Hindutva Terror: Prejudice, in the time of nationalism
Rohini Salian’s revelations underline that the nation is in the hands of a muscular and hyper-Hindu nationalism
Manisha Sethi Delhi
Maharashtra special public Prosecutor Rohini Salian’s recent revelations have only confirmed what one suspected was happening all through last year: the burial of cases that involved ‘Hindutva terror’ elements and those to do with fake police encounters in Gujarat.
The Central Bureau of Investigation (CBI) suddenly stopped appealing against bail for those accused of killing – in separate incidents – Sohrabuddin Sheikh, Tulsiram Prajapati and Ishrat Jahan, in allegedly fake police encounters. Further, the CBI only feebly opposed the discharge of BJP President Amit Shah, an accused in these encounter cases.
If that weren’t enough, the powers that be not only reinstated the accused fake encounter cops, but also gave them plum positions. As well, investigations into the 2008 Modasa blasts case and the 2007 Ajmer and Mecca Masjid blasts case – both allegedly masterminded by Hindutva elements – have reached nowhere. Any little spark that had the potential to singe the BJP and its extended parivar has been stamped out with alacrity. Salian’s revelations point to more than just particular cases. They are a commentary on the universe of lawlessness and prejudice that inhabits the national security discourse.
One of Salian’s statements, mentioned in passing, has not received the attention it deserved. She said she had stopped taking briefs from the Anti-Terrorism Squad (ATS) officers because “they were coming to me with bogus cases”.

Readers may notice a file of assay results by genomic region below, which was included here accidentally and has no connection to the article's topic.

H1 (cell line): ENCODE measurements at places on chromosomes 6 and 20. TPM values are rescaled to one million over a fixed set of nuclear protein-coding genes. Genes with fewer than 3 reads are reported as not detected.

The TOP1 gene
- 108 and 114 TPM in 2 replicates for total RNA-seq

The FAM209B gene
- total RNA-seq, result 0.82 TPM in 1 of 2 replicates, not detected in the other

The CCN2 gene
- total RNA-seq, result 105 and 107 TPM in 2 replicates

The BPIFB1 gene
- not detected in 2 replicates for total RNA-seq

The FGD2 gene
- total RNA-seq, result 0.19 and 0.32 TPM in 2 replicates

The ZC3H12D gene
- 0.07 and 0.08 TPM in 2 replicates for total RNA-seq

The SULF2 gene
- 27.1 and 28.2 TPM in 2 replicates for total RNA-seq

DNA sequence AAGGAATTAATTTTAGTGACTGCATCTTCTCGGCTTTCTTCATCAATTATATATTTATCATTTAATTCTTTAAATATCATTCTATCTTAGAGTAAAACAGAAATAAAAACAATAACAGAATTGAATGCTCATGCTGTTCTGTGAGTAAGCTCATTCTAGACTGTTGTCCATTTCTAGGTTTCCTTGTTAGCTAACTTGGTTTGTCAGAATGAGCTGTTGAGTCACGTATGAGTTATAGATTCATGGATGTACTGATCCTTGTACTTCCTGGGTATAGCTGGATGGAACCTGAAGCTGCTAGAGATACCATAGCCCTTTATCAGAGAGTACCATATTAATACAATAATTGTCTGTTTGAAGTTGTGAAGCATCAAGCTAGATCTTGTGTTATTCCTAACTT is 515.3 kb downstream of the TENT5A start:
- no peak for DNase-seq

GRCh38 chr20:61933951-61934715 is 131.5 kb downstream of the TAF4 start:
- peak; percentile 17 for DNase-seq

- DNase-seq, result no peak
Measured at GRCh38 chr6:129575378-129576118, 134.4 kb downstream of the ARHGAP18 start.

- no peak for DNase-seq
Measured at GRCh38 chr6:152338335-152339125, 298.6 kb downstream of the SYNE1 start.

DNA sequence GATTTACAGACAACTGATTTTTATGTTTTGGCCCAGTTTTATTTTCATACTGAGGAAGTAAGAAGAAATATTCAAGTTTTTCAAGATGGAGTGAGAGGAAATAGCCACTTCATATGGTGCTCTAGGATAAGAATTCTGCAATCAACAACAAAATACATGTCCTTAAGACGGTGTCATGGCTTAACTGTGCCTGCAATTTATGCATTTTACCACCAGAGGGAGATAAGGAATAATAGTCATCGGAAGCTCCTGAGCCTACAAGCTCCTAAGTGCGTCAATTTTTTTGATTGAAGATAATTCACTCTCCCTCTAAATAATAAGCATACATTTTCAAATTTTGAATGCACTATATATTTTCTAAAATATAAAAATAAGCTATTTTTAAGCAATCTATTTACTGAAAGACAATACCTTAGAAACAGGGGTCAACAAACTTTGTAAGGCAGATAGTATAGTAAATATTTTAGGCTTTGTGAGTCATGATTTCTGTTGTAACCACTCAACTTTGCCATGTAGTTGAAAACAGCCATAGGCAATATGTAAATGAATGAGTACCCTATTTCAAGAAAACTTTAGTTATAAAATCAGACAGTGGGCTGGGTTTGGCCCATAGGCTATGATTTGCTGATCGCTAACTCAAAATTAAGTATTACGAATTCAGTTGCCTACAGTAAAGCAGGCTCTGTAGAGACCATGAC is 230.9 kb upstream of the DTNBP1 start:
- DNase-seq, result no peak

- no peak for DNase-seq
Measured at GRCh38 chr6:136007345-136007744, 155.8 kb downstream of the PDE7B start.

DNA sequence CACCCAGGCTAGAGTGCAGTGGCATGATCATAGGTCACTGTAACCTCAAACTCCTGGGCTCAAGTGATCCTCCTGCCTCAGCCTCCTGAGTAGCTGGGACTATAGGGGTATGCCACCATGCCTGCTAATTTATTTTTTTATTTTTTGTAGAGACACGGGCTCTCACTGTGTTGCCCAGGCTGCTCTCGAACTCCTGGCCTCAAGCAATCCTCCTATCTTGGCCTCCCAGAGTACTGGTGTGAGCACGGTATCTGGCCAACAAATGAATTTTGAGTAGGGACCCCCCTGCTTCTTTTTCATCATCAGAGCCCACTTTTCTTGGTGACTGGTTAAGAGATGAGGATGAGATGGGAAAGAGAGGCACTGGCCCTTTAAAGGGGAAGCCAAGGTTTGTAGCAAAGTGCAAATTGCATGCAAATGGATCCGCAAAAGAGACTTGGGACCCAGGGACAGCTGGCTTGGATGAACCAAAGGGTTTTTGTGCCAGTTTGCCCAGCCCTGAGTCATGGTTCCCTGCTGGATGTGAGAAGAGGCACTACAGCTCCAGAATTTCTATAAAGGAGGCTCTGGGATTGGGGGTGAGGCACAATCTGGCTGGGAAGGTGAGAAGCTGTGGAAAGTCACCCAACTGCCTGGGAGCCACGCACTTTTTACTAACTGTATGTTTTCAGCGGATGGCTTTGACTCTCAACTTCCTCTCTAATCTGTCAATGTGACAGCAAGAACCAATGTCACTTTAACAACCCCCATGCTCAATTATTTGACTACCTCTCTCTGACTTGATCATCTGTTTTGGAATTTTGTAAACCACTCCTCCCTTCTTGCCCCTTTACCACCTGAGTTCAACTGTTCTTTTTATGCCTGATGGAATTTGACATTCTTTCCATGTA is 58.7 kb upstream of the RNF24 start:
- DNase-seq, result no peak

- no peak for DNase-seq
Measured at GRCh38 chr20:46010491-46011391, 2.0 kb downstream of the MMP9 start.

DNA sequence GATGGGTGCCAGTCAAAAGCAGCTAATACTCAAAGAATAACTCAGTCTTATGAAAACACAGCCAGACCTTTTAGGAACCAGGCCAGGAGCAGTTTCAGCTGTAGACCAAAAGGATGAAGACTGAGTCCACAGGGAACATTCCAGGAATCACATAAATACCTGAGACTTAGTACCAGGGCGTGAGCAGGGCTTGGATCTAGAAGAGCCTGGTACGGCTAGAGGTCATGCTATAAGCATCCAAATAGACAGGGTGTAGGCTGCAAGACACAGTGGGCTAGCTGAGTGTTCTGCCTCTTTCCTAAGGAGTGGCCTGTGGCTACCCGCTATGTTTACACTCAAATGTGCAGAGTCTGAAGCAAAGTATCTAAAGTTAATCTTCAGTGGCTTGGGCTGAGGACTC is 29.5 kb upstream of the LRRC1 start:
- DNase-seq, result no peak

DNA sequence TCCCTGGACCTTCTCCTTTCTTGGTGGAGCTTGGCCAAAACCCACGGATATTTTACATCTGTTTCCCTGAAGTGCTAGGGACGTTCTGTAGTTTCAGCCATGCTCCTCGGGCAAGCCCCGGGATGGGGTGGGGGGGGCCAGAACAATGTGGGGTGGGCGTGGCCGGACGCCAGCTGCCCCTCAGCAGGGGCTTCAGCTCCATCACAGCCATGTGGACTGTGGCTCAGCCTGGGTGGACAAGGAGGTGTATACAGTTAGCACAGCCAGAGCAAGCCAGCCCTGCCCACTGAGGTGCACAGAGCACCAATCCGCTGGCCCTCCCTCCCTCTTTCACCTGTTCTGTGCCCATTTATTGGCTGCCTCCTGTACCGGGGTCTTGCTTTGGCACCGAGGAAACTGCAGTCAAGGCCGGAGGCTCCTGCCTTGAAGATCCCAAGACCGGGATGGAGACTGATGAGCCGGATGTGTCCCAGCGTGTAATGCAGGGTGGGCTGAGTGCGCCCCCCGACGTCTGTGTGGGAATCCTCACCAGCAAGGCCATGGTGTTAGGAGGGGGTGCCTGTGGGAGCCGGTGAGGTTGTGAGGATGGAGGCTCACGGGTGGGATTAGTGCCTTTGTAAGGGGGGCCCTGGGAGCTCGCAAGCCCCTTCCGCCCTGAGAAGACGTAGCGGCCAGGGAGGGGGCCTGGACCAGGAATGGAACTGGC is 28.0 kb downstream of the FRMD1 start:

Since 2001, when the Students Islamic Movement of India (SIMI) was first banned – the ban was reimposed every two years by successive tribunals – the Maharashtra crime branch and ATS have been particularly inventive in producing cases against alleged SIMI members for hatching terrorist conspiracies. Sometimes, men with real or imagined links to SIMI have been arrested for alleged acts of violence in Ghatkopar, Mulund and in the 2006 serial train blasts, for instance. The bulk of these arrests hinges on loose, unsupported allegations relating to “furthering the activities of a banned organisation”. In their enthusiasm to generate enough SIMI cases, the ATS has been known to even turn poet Ghalib’s Diwan into incriminating material; his couplets are interpreted as intimations of dark terrorist plots.
In contrast, there has been an obstinate refusal to recognise the existence of violence by Hindutva groups. Even after it came to light that Hindutva extremists Aseemanand, Sadhvi Pragya Singh Thakur and Lieutenant Colonel Shrikant Purohit plotted the 2006 Malegaon blasts, you had senior police officers like MN Singh saying the Hindutva bombs were merely retaliatory, and therefore of a lower order than so-called jihadi terrorism.
When Ujjwal Nikam, the star prosecutor in many terror cases in Maharashtra, needed to pillory Ajmal Kasab, convicted for the 2008 Mumbai terror attack, he chose to reference biryani. As a metaphor in discussions around terror, biryani is nonpareil. It at once triggers a series of interrelated, stereotypical images: a Muslim terrorist (there can be no other); our pusillanimous leaders who pamper terrorists (thus calling for a ‘strong leader’) and the luxury of due procedure wasted on those undeserving of it (underlining the need for ‘tough’ laws and harsher punishment). Around the time of Salian’s sensational revelations came news of an iftar hosted by the Muslim Rashtriya Manch (MRM), an affiliate of the Sangh. In the typical Sanghi style of division of labour, MRM is part of a loose conglomeration of outfits which can be appropriated or renounced at its convenience. The iftar was presided over by Indresh Kumar, a high-ranking RSS pracharak, who’s also the patron of MRM.